Antagonistic effects of ondansetron and tramadol? A randomized placebo and active drug controlled study.
Author(s): Rauers NI, Stuber F, Lee EH, Musshoff F, Fimmers R, Barann M, Stamer UM
Affiliation(s): Department of Anesthesiology and Intensive Care Medicine, University of Bonn, Bonn, Germany.
Publication date & source: 2010-12, J Pain., 11(12):1274-81. Epub 2010 May 21.
Publication type: Randomized Controlled Trial; Research Support, Non-U.S. Gov't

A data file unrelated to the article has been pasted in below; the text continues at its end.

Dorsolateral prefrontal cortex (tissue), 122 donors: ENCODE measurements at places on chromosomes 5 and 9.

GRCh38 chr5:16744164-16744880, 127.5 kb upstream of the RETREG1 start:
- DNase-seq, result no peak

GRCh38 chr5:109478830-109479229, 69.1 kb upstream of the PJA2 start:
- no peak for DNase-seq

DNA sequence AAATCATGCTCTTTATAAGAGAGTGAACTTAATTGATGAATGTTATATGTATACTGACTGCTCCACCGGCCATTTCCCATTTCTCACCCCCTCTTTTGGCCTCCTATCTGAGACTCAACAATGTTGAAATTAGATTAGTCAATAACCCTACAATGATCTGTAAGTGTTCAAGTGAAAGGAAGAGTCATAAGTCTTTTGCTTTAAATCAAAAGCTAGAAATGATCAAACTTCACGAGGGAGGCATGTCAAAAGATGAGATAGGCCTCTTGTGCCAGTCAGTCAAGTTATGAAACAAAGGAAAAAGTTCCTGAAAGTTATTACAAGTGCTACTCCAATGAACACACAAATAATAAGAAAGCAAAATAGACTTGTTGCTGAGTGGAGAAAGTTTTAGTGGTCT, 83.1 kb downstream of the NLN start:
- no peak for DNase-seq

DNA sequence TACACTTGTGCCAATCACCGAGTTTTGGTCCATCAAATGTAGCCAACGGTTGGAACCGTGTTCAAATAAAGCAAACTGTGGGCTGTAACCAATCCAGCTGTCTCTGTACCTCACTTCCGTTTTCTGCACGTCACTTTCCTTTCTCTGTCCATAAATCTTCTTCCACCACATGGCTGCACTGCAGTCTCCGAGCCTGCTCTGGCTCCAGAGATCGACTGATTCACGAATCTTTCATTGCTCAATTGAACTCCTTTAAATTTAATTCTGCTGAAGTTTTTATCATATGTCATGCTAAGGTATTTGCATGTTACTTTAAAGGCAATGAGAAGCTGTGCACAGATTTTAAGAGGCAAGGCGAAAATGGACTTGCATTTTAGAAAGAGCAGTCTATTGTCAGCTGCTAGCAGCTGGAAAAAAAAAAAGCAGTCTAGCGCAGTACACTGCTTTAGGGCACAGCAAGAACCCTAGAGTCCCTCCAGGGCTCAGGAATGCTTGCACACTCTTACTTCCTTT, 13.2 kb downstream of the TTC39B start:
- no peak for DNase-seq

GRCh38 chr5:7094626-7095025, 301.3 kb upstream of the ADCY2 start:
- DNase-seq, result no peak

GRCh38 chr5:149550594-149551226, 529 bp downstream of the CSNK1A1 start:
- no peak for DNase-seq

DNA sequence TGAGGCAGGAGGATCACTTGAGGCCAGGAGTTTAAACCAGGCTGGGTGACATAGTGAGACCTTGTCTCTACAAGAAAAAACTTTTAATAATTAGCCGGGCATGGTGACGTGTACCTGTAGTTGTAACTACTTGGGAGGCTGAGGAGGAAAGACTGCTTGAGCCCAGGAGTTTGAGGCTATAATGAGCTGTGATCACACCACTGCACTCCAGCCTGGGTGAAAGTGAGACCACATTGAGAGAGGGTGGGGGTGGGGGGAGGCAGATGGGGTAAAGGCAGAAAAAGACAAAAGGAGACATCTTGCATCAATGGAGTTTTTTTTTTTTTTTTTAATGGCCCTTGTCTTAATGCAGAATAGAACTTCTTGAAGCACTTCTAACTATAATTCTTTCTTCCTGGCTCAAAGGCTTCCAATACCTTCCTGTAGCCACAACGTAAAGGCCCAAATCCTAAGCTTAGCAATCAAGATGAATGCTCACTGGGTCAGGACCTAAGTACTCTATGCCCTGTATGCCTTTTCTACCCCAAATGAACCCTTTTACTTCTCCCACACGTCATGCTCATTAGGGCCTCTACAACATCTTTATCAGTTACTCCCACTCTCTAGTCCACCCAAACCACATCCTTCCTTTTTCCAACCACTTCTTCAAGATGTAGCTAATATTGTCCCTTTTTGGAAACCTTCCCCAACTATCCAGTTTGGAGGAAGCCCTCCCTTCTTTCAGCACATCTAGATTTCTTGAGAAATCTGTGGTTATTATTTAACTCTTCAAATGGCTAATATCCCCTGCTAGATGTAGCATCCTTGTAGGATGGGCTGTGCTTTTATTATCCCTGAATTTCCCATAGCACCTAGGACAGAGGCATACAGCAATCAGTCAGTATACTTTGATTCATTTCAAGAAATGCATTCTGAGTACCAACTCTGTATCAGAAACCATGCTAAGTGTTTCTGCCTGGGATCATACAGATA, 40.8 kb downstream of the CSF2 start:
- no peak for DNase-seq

Opposing effects of ondansetron and tramadol on the serotonin pathway have been suggested which possibly increase tramadol consumption and emesis when co-administered. In a randomized, double-blinded study, 179 patients received intravenous ondansetron, metoclopramide, or placebo for emesis prophylaxis. Analgesic regimen consisted of tramadol intraoperative loading and subsequent patient-controlled analgesia. Tramadol consumption and response to antiemetic treatment were compared. Additionally, plasma concentrations of ondansetron and (+)O-demethyltramadol and CYP2D6 genetic variants were analyzed as possible confounders influencing analgesic and antiemetic efficacy. Tramadol consumption did not differ between the groups. Response rate to antiemetic prophylaxis was superior in patients receiving ondansetron (85.0%) compared with placebo (66.7%, P = .046), with no difference to metoclopramide (69.5%). Less vomiting was reported in the immediate postoperative hours in the verum groups (ondansetron 5.0%, metoclopramide 5.1%) compared with placebo (18.6%; P = .01). Whereas plasma concentrations of (+)O-demethyltramadol were significantly correlated to CYP2D6 genotype, no influence was detected for ondansetron. Co-administration of ondansetron neither increased tramadol consumption nor frequency of PONV in this postoperative setting. PERSPECTIVE: Controversial findings were reported for efficacy of tramadol and ondansetron when co-administered due to their opposing serotonergic effects. Co-medication of these drugs neither increased postoperative analgesic consumption nor frequency of emesis in this study enrolling patients recovering from major surgery. Copyright (c) 2010 American Pain Society. Published by Elsevier Inc. All rights reserved.